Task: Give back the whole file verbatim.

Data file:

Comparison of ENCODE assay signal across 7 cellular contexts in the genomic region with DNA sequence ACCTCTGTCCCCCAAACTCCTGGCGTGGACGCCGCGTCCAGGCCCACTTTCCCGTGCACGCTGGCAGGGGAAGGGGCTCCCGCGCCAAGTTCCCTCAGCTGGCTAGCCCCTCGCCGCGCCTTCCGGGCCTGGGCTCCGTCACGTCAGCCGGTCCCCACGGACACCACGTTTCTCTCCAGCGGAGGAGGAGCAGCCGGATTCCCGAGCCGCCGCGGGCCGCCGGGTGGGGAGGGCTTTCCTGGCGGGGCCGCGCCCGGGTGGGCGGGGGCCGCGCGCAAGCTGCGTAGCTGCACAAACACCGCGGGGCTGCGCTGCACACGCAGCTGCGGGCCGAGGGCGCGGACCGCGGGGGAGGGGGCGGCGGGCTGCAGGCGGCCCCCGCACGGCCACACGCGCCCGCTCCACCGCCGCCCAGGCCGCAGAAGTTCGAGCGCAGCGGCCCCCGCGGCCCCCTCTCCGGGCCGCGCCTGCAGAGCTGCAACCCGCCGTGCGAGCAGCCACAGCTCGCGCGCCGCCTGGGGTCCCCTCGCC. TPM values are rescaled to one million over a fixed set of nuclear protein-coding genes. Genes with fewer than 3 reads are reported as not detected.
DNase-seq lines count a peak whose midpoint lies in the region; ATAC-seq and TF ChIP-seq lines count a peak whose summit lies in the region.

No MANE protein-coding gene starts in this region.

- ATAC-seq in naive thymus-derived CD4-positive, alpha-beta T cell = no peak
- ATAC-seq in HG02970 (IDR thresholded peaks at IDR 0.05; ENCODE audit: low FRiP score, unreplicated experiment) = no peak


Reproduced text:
Comparison of ENCODE assay signal across 7 cellular contexts in the genomic region with DNA sequence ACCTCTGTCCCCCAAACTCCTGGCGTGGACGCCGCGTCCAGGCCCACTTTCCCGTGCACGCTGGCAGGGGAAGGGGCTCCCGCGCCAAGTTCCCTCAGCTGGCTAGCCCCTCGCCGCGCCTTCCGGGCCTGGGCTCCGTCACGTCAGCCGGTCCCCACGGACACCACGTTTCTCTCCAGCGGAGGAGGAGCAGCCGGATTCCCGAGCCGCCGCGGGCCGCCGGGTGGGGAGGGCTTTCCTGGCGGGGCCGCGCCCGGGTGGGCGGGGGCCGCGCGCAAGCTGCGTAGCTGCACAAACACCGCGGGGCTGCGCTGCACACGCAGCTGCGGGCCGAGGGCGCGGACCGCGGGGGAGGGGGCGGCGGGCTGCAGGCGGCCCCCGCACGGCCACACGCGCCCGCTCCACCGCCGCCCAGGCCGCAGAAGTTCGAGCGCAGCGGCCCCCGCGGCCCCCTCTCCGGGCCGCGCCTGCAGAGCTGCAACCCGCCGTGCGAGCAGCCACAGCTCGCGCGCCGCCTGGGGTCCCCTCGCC. TPM values are rescaled to one million over a fixed set of nuclear protein-coding genes. Genes with fewer than 3 reads are reported as not detected.
DNase-seq lines count a peak whose midpoint lies in the region; ATAC-seq and TF ChIP-seq lines count a peak whose summit lies in the region.

No MANE protein-coding gene starts in this region.

- ATAC-seq in naive thymus-derived CD4-positive, alpha-beta T cell = no peak
- ATAC-seq in HG02970 (IDR thresholded peaks at IDR 0.05; ENCODE audit: low FRiP score, unreplicated experiment) = no peak